Remarks at the General Assembly Side Event on Refugees and Migrants
Ladies and gentlemen,
It is an honour to be here today, and to share the floor with such distinguished colleagues - with whom UNHCR has enjoyed a strong collaboration for many years.
The New York Declaration resonated as a bold step forward for a world struggling to meet the challenges of large-scale refugee flows, and increasingly complex migratory movements.
It reaffirmed the fundamental principle of refugee protection - an age-old value, now a universal, legally binding obligation. It underscored that this can only be fully realized through international cooperation. And in the Comprehensive Refugee Response Framework annexed to the Declaration, it set out a blueprint for securing protection and resolving displacement in practice, through concrete action based on shared responsibility.
The crises that drove its adoption have not abated. And the need for international protection for those fleeing in search of safety is more compelling than ever.
Visiting South Sudan and its surrounding countries in June, I encountered the despair of people forced to flee their homes repeatedly for decades, abandoned by their political leaders. The country is being emptied of its people, with one in three now displaced, the promise of independence squandered, and few prospects that the crisis will be quickly resolved.
Around Syria, more than five million refugees remain in exile. Inside the country complex, multiple scenarios are playing out in parallel. More than a million people have been displaced by conflict and violence this year, even as hundreds of thousands of internally displaced people are returning home, in desperate need of support to help piece together their lives amidst ongoing uncertainty.
And in Myanmar's Rakhine State, a new and terrible wave of repression and violence has driven more than 400,000 Rohingya refugees into Bangladesh - following on decades of entrenched discrimination, denial of citizenship and rights, and chilling restrictions affecting all aspects of their lives.
These crises - and others accelerating or persisting around the world - in Central America, the Democratic Republic of Congo, Lake Chad, Afghanistan, Somalia and elsewhere - underscore the fundamental and essential character of refugee protection - and the imperative of delivering on the promise of the Declaration.
There have been important elements of progress this year - including through the application of the Comprehensive Refugee Response Framework, around which important momentum is building.
The Framework is now being applied in 11 Member States - Costa Rica, Djibouti, El Salvador, Ethiopia, Guatemala, Honduras, Mexico, Panama, Somalia, Uganda, and the United Republic of Tanzania, tailored to each context. Governments, including local authorities and a range of line ministries, are working closely with UNHCR and other partners. Important legislative and policy instruments have already been adopted in some of these countries - expanding access to education, jobs, and facilitating social and economic inclusion.
The range of institutions and actors involved is growing. The engagement of the World Bank is particularly notable, and other development actors and private sector entities are also becoming involved. Important initiatives are also being pursued at the regional level - including through the work of IGAD in relation to Somali displacement, and in the north of Central America and Mexico, a regional framework to be adopted in Honduras next month.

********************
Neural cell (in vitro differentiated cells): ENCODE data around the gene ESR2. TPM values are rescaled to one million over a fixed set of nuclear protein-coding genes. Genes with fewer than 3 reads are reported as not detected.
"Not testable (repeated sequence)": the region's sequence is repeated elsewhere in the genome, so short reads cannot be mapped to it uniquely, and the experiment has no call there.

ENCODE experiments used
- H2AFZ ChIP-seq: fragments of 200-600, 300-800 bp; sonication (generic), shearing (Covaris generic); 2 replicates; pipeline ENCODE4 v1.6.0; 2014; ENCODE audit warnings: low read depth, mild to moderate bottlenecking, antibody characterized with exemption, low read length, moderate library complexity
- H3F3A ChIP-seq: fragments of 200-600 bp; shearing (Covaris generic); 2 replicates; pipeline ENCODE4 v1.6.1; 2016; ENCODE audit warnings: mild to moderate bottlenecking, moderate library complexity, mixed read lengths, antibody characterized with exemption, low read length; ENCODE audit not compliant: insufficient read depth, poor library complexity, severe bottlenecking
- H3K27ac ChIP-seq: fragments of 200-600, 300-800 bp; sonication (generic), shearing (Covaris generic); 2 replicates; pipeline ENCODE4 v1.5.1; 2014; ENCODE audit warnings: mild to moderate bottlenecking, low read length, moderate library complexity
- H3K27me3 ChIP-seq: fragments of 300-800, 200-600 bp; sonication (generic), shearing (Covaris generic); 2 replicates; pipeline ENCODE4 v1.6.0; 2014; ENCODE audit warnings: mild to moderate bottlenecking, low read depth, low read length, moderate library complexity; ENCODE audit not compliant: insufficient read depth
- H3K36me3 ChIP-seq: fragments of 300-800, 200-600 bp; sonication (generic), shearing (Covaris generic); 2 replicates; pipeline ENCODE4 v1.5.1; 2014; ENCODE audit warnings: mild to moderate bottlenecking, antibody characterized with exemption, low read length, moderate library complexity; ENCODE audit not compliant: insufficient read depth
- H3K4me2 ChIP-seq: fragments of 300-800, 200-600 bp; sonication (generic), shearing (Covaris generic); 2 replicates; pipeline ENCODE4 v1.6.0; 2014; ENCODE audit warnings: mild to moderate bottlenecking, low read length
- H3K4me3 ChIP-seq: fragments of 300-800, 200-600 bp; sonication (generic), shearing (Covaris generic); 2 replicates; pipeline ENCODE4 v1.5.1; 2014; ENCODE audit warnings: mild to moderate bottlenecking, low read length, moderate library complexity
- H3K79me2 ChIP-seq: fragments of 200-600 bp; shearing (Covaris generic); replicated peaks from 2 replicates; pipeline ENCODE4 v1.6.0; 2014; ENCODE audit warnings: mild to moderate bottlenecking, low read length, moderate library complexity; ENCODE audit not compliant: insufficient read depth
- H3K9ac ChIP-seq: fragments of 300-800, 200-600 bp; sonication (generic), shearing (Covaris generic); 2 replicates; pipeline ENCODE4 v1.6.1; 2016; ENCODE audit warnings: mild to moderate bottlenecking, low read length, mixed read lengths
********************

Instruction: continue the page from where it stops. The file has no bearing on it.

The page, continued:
This work is part of a broader effort to develop a global compact on refugees, which—as you know—we will propose in 2018. Thematic discussions are already under way, and formal consultations, based on a draft document, will take place next year.
We are also actively working with Louise's team and IOM on the global compact for safe, orderly and regular migration. A strong compact will bring coherence and order to the management of international migration and pave the way for a future system of global migration governance. It will also have a positive impact on the human rights of both refugees and migrants. Refugees have - and must retain - a distinct status, because conflict and persecution mean they cannot go home. But the root causes of refugee flows and the triggers of irregular migration are often intertwined. And in mixed migratory movements, refugees and migrants often face overlapping risks. More safe and regular pathways for admission and the creation of a more tolerant and accepting environment, would bring important benefits for both groups.
Ladies and gentlemen,
We must not underestimate the task ahead. Despite the promise of the Declaration, the momentum that is building around comprehensive responses in a number of countries and regions, and the extraordinary generosity of many host countries, the last twelve months have also seen an erosion of protection and a shrinking of space for solutions in certain respects.
The seeds for change have been planted, but the shoots beginning to emerge need nourishment. The New York Declaration was an exceptional expression of political will at the highest level, but this must be sustained and made concrete - through political engagement, funding, technical support, and concrete acts in support of refugees and host countries - including in the major crises that are currently unfolding. We have a collective responsibility to strengthen our response to refugee movements with a new sense of urgency, and redouble our efforts to address their causes.